Having seen how much the games helped her children to cope, Hroub, who grew up in Dheisheh, a cinder-block refugee camp in Bethlehem, decided to become a teacher to expand their reach. She enrolled in college, fulfilling a dream delayed in part by West Bank campuses’ having been closed when she finished high school because of the first Palestinian intifada, and has been at the front of a classroom since 2005. She has refined her methods, frequently taking games from educational websites and tailoring them to the Palestinian experience.
“Everything begins with an idea,” she said. “Then I tried it on my children, then in a classroom. Now, the world knows.”
Hroub said she planned to use the US$1 million prize money to create a foundation promoting the games. While the Palestinian Education Ministry has sent dozens of teachers to observe her classroom, she said the method has not really caught on, something she attributed to a cultural resistance by people who think play is frivolous.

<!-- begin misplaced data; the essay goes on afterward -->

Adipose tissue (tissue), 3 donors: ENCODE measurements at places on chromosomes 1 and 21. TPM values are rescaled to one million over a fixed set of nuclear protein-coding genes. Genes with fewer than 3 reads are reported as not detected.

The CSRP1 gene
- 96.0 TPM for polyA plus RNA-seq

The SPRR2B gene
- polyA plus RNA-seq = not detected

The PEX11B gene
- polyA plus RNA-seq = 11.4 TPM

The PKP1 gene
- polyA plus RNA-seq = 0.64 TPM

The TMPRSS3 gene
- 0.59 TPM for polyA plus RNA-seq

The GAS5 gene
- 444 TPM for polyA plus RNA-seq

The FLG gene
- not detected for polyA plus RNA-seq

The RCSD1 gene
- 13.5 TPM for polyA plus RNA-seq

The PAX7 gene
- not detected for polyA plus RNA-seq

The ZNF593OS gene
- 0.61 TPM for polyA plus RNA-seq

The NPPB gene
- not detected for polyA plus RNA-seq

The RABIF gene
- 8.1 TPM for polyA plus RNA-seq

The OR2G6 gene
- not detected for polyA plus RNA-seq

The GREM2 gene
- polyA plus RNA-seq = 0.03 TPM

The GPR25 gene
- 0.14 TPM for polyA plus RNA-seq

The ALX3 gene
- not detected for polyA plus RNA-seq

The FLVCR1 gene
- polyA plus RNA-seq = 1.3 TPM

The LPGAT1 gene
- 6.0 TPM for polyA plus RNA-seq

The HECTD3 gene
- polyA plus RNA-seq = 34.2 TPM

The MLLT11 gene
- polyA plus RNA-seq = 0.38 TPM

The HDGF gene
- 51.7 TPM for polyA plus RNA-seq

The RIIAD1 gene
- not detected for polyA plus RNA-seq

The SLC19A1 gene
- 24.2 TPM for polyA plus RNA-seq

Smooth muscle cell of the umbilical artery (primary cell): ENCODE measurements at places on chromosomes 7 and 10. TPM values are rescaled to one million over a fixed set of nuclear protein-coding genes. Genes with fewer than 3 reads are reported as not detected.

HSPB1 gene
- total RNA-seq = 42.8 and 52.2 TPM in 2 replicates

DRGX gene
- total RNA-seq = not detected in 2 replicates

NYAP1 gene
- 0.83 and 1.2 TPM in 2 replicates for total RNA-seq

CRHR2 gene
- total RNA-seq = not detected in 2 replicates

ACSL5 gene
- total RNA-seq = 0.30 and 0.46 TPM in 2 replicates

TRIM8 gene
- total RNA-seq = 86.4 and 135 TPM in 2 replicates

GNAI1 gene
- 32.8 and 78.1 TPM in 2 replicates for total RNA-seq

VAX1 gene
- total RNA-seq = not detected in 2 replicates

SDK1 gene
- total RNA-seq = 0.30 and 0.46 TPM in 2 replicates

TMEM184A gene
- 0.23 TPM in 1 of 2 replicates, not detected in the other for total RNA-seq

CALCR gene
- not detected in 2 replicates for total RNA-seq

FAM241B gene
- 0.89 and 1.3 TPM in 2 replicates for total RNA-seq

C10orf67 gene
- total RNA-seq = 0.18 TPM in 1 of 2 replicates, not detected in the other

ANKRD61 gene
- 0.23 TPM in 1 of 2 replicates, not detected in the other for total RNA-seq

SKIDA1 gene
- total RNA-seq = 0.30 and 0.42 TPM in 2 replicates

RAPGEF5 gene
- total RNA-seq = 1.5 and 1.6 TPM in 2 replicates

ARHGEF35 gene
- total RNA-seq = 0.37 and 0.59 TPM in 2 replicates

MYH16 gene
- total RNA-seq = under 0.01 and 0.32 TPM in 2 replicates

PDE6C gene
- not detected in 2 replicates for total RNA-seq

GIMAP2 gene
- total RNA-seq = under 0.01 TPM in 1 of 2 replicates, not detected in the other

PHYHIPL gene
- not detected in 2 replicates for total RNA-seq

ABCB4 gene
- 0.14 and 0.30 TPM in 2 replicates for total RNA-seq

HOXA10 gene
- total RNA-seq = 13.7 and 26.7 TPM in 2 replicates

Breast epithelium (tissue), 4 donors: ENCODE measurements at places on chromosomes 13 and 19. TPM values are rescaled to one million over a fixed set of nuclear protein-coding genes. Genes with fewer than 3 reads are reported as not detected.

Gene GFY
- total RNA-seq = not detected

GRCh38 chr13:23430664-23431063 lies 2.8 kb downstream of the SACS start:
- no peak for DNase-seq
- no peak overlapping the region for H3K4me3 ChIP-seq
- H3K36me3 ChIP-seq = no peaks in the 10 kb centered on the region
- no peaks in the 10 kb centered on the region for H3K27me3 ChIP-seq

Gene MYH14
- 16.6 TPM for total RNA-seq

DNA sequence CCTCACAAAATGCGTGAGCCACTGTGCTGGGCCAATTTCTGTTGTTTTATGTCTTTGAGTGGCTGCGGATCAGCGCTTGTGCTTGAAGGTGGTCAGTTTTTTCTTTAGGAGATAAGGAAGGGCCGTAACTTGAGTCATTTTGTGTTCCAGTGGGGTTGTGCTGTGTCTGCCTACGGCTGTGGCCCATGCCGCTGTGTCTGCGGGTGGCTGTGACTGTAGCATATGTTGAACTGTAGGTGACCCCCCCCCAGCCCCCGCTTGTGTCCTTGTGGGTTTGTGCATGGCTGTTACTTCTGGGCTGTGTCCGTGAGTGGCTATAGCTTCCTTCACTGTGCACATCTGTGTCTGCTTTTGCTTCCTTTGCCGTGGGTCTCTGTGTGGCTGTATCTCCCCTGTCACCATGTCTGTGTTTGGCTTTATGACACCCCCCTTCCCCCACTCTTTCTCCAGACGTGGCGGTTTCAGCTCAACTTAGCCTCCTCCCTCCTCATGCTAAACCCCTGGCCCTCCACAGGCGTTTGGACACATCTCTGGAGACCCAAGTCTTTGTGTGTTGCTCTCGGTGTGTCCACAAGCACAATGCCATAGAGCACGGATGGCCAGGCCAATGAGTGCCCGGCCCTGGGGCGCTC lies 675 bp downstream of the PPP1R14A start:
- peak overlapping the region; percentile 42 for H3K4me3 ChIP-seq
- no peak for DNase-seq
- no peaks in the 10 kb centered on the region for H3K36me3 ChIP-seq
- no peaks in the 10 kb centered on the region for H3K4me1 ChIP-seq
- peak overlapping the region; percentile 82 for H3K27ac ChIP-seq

“Every year it’s the same,” she said. “The parents are in shock: Are our kids playing at school? And then they start seeing results.”
Not test score results, emotional results.
She pointed to a big-boned boy who was on the brink of being expelled for bullying. The boy’s father begged Hroub to work with him and she agreed, on the condition that the parents promise never to hit him. The day of the balloon exercise, Hroub reprimanded the boy twice but also showered him with praise when he completed his work. After he snatched a pencil and pushed a girl, she gently sat him next to one of the better-behaved students.